1. Click on “Start” in the bottom left hand corner of screen

2. Click on “Run”

3. Type in “command” and hit ok

You should now be at an MSDOS prompt screen.

4. Type “ipconfig /release” just like that, and hit “enter”

5. Type “exit” and leave the prompt

6. Right-click on “Network Places” or “My Network Places” on your desktop.

7. Click on “properties”

You should now be on a screen with something titled “Local Area Connection”, or something close to that, and, if you have a network hooked up, all of your other networks.

8. Right click on “Local Area Connection” and click “properties”

9. Double-click on the “Internet Protocol (TCP/IP)” from the list under the “General” tab

10. Click on “Use the following IP address” under the “General” tab

11. Create an IP address (It doesn’t matter what it is. I just type 1 and 2 until i fill the area up).

12. Press “Tab” and it should automatically fill in the “Subnet Mask” section with default numbers.

13. Hit the “Ok” button here

14. Hit the “Ok” button again

You should now be back to the “Local Area Connection” screen.

15. Right-click back on “Local Area Connection” and go to properties again.

16. Go back to the “TCP/IP” settings

17. This time, select “Obtain an IP address automatically”

18. Hit “Ok”

19. Hit “Ok” again

20. You now have a new IP address

With a little practice, you can easily get this process down to 15 seconds.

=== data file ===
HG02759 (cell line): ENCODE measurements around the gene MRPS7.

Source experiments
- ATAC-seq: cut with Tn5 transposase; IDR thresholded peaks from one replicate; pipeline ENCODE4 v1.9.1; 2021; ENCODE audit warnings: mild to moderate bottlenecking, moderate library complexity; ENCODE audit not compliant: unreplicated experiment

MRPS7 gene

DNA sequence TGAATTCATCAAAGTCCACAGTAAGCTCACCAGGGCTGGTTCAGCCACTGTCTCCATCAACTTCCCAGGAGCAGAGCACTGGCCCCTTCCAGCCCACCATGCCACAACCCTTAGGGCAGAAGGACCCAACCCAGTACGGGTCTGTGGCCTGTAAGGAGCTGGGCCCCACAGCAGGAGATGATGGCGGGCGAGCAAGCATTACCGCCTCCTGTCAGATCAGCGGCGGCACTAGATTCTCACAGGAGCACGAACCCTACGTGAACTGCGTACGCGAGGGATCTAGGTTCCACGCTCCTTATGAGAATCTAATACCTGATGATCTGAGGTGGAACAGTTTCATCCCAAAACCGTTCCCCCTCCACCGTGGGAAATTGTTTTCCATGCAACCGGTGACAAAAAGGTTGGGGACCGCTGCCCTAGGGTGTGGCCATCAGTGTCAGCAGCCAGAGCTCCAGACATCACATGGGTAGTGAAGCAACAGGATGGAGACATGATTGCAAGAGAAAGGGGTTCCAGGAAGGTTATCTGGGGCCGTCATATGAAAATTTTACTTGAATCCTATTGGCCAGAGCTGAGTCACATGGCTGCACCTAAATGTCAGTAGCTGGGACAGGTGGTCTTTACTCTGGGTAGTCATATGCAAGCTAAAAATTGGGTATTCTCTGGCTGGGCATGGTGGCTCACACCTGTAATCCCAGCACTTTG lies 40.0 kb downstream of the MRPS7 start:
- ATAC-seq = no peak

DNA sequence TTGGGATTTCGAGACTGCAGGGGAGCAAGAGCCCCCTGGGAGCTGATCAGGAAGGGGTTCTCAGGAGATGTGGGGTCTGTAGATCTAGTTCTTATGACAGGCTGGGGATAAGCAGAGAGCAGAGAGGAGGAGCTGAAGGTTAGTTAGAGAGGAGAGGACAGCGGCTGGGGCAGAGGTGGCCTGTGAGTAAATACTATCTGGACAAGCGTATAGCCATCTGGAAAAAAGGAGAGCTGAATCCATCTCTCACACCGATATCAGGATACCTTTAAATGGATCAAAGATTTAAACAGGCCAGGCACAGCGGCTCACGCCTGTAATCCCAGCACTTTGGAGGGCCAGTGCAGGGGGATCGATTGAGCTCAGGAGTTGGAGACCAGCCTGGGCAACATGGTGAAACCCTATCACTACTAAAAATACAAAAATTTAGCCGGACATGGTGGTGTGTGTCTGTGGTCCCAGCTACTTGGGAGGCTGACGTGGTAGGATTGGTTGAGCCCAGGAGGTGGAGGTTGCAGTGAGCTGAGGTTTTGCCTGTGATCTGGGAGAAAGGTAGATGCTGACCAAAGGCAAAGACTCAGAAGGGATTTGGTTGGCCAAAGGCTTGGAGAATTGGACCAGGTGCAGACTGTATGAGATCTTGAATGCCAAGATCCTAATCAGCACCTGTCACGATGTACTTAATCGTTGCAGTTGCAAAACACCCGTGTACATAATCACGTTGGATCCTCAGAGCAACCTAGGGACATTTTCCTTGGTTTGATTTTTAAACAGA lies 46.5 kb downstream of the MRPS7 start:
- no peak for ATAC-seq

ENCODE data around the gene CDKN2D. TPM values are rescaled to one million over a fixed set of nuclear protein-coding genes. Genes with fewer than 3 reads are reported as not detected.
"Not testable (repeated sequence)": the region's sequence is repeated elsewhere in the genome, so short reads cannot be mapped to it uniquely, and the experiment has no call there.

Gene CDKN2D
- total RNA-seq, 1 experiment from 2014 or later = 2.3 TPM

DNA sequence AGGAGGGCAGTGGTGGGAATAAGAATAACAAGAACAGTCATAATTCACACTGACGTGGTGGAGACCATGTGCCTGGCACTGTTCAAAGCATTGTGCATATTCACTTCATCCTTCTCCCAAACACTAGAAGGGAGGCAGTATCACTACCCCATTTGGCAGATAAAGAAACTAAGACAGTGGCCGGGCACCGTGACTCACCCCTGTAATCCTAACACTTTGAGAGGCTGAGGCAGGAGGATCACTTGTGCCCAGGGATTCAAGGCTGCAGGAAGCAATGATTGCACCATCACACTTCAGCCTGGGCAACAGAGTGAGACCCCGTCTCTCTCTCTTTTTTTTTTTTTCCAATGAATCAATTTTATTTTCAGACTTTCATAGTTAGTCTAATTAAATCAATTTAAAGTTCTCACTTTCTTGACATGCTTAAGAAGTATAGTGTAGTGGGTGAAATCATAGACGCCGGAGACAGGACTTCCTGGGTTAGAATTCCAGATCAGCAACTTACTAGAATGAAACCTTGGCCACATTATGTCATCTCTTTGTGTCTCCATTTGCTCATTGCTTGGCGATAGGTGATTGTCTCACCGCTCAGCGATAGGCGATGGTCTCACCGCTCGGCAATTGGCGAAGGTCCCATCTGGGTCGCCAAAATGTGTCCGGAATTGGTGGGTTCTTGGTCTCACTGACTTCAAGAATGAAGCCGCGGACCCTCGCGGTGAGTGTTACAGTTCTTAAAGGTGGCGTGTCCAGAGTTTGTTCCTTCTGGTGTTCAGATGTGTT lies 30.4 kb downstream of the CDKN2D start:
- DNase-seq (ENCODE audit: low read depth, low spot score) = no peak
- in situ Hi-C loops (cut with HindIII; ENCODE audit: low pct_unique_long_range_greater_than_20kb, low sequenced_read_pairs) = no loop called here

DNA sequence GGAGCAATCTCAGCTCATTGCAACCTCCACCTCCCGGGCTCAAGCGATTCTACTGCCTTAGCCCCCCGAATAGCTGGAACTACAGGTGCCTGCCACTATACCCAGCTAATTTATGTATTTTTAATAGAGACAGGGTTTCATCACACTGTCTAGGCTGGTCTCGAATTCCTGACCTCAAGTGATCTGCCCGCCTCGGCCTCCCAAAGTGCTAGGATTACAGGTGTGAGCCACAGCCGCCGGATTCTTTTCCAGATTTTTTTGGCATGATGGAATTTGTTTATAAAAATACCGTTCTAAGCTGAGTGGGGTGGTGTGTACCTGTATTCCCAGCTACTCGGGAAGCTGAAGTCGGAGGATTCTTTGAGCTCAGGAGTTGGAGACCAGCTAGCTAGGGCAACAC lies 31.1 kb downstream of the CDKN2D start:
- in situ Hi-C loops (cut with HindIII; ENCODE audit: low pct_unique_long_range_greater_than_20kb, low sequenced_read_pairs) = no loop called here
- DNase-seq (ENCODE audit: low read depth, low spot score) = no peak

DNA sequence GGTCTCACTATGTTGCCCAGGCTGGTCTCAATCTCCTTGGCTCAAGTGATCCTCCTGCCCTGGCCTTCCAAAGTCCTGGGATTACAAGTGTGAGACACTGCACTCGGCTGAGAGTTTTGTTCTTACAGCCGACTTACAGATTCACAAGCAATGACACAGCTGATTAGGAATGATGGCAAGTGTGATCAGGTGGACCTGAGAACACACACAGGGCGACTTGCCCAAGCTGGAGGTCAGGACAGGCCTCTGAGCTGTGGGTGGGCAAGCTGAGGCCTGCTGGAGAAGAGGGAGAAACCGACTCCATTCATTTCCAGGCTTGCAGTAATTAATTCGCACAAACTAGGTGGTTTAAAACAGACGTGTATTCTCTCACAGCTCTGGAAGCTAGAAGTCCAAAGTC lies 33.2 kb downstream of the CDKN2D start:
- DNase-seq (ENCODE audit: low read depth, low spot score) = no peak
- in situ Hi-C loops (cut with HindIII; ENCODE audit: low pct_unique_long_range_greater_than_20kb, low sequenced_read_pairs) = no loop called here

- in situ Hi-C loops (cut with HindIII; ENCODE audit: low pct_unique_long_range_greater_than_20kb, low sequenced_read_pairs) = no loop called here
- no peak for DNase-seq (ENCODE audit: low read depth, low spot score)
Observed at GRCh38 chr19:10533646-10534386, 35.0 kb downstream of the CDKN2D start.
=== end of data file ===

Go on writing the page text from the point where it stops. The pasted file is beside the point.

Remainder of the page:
This only changes your dynamic IP address, not your ISP/IP address. If you plan on hacking a website with this trick be extremely careful, because if they try a little, they can trace it back


  1. UncoolDude says:

    I don’t get it. I’m not really sure what’s so great about taking these steps…you can just disconnect/reconnect, or use the “repair” option from your connection’s right-click menu, and in my experience, it does the same thing. At any rate, consumer routers will just reassign your address in order of availability, and if no other devices have joined or parted since you disconnected, you’ll end up with the same internal IP.

    Not too familiar with business/corporate/institutional routers. I believe similar rules would apply, although you have a better chance of getting a different internal IP address, since there are more computers/users connecting/disconnecting from larger networks.

  2. sagar says:

    my speed is 56kb/s, i want to increase my speed what i do?

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